The moral cost of America’s meat-supply obsession

      Comments Off on The moral cost of America’s meat-supply obsession




Share This Story
A member of the Indiana National Guard packs frozen pork meat into a box

A member of the Indiana National Guard packs up frozen pork meat for people experiencing food insecurity during the Covid-19 pandemic. | Jeremy Hogan/SOPA Images/LightRocket via Getty Images

Thousands of meat-plant workers are getting sick and millions of animals are being euthanized during the pandemic.

President Donald Trump signed an executive order this week declaring meat processing plants “critical infrastructure” that should stay open wherever possible. Invoking the Defense Production Act, Trump said that plant closures “threaten the continued functioning of the national meat and poultry supply chain.”

Yet keeping the plants open threatens workers’ lives. Facilities across the US have become hot spots for Covid-19 outbreaks: More than 3,000 workers have tested positive for the coronavirus, and at least 17 have died.

Some plants have been forced to close due to high rates of infection. At a Tyson plant in Waterloo, Iowa, more than 180 employees got sick. At a Smithfield plant in Sioux Falls, South Dakota, it was more than 640 workers.

But the leaders of these giant companies aren’t happy about shuttering plants, and they’re pushing back. Tyson’s chairman took out full-page ads in the New York Times and the Washington Post, claiming that “the food supply chain is breaking.” And Smithfield’s CEO said plant closures are “pushing our country perilously close to the edge in terms of our meat supply.”

To evaluate these claims and discuss what America’s obsession with the meat supply might be missing, I called up Leah Garcés, the president of Mercy for Animals. She suggested that while we’re all focused on the possibility of a meat shortage, what we should really reflect upon during this crisis is our profoundly immoral food system.

Like many supply-chain experts, Garcés said we probably won’t see severe nationwide meat shortages anytime soon (though there may be spot shortages of certain meats in some grocery stores). But what we will see, in the processing plants that stay open, is thousands more workers getting sick. And in areas where plants close, we will see millions of animals being euthanized by farmers who have nowhere to send them for slaughter. That means these animals will die for nothing — the meat will never make it to our plates.

I talked to Garcés about the moral dimensions of the crisis we’re facing, whether the pandemic will prompt us to hit the “reset” button on our food system, and how meat companies can stop driving the problem and start driving the solution. A transcript of our conversation, edited for length and clarity, follows.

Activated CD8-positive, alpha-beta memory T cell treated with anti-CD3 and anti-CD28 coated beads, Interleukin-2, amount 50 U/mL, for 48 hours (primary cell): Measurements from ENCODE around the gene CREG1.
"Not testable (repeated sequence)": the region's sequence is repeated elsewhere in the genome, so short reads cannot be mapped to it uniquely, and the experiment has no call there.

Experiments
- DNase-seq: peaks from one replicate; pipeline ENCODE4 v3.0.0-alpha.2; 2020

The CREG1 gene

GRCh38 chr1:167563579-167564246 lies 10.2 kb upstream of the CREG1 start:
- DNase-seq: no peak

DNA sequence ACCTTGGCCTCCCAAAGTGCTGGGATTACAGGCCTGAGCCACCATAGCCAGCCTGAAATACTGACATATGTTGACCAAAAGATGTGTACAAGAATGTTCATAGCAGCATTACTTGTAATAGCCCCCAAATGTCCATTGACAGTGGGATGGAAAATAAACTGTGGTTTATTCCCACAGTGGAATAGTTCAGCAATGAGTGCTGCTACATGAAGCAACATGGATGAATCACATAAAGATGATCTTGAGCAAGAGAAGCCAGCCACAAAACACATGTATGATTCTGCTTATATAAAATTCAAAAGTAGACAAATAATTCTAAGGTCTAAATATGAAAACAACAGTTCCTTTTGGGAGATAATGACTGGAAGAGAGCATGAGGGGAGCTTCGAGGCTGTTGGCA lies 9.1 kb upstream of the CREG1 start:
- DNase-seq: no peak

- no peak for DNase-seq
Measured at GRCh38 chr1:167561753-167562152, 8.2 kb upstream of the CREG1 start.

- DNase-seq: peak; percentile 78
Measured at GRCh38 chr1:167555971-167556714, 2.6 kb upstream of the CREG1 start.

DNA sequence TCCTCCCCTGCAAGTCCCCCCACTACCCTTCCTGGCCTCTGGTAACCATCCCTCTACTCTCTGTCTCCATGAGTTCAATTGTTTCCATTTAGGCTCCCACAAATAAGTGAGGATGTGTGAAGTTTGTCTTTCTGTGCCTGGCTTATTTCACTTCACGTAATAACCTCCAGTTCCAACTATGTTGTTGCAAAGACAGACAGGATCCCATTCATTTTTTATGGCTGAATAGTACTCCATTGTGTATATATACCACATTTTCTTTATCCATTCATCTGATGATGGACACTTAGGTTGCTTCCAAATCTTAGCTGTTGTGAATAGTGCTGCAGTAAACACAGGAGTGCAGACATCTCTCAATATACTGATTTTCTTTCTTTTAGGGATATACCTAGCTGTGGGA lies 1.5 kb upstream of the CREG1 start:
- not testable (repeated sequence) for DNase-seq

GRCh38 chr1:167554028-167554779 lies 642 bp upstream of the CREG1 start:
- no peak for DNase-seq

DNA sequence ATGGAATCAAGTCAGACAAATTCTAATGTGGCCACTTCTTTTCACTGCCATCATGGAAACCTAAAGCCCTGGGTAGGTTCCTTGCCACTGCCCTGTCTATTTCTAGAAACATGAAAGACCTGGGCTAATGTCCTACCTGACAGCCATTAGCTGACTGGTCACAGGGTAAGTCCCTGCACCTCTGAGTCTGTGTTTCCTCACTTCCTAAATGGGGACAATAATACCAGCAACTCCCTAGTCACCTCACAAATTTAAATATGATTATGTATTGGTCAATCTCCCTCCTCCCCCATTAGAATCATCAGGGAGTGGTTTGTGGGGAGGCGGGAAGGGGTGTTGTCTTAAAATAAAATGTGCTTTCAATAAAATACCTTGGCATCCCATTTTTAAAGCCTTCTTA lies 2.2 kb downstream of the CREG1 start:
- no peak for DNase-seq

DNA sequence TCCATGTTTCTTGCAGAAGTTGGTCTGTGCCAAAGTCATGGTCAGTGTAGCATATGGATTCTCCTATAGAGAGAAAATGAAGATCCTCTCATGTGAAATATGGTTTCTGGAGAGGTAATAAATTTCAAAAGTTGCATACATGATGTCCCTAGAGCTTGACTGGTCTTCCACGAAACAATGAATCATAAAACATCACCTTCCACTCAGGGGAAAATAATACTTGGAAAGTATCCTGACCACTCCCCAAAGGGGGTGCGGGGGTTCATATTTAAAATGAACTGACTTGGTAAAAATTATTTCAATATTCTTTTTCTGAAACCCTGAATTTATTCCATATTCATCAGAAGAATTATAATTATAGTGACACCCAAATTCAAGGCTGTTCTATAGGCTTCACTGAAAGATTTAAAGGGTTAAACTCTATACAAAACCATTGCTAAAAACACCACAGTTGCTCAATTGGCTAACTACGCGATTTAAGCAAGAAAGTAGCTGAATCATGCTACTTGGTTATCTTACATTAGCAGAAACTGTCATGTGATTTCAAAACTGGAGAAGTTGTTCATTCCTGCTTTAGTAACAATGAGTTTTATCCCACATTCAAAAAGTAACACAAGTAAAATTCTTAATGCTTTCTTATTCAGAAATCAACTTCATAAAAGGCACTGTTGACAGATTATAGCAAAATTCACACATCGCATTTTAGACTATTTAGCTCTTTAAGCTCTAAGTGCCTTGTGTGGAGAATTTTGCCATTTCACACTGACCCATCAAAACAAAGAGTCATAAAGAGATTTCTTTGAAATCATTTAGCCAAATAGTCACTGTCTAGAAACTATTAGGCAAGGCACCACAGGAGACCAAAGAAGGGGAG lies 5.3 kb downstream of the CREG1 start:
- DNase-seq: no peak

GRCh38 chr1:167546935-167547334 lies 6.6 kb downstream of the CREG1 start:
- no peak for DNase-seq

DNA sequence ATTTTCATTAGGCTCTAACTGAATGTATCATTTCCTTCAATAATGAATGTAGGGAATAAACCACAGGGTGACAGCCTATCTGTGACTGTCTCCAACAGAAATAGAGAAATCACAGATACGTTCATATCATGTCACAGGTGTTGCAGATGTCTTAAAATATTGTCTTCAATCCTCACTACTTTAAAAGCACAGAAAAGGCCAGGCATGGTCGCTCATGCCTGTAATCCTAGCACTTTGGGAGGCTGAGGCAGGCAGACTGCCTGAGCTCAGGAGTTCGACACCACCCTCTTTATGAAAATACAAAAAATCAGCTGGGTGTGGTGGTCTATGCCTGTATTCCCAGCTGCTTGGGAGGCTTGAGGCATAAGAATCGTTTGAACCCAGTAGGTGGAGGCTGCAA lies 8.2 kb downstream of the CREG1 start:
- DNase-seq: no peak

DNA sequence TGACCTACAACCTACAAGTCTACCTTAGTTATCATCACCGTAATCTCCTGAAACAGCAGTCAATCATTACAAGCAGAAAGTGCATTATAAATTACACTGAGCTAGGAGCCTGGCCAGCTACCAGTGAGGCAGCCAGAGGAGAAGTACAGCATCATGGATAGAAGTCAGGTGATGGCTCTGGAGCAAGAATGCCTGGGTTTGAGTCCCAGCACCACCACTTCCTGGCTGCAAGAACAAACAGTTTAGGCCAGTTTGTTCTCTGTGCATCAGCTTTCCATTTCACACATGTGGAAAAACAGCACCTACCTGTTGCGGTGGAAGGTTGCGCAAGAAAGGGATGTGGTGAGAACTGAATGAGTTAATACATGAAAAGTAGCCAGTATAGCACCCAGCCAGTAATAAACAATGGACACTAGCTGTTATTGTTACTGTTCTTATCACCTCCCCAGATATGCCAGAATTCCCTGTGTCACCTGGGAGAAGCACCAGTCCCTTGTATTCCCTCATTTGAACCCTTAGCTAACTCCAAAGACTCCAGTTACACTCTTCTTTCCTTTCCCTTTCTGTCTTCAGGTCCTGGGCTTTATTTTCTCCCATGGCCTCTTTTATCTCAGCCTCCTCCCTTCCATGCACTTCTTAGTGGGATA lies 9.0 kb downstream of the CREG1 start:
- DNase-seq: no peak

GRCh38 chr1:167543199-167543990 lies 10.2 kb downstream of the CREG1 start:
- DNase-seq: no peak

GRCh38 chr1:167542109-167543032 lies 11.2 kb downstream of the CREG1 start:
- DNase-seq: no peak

Sigal Samuel

What do you think of Trump’s executive order declaring meat plants “critical infrastructure” that should stay open?

Leah Garcés

This is not an appropriate use of the Defense Production Act. Slaughter plants are not critical infrastructure, and they are certainly not worth the price that will most certainly be paid: further death and illness.

This is a slap in the face to workers and protects the industry from being held accountable for the deaths and illnesses it is causing. Our government should be focused on protecting workers’ health and creating systemic solutions to overhaul our outdated, unsafe, and inhumane food system, not providing protections for Big Ag.

Sigal Samuel

Trump’s order came after the leaders of some of America’s biggest meat companies issued dire warnings — like Tyson’s claim that “the food supply chain is breaking” and Smithfield’s claim that plant closures are “pushing our country perilously close to the edge in terms of our meat supply.” Are those claims true?

Leah Garcés

Our meat supply is not “perilously close to the edge.” These claims are simply meant to stoke fear. US meat producers are still exporting meat, and the industry still has a surplus of meat in frozen storage. The National Chicken Council even said, as they were asking for relief funds [from the government], they have “historically high cold storage supply levels.”

And so I don’t have that concern about shortages direct to grocery stores or to consumers. In terms of our supply, I doubt there’s going to be that issue. But I think the industry will suffer because people are eating out less.

Sigal Samuel

It sounds like what we’ve got is not so much a meat-supply problem — it’s more a problem of getting the meat processed. Can you help me understand why our system for getting meat is so fragile?

Leah Garcés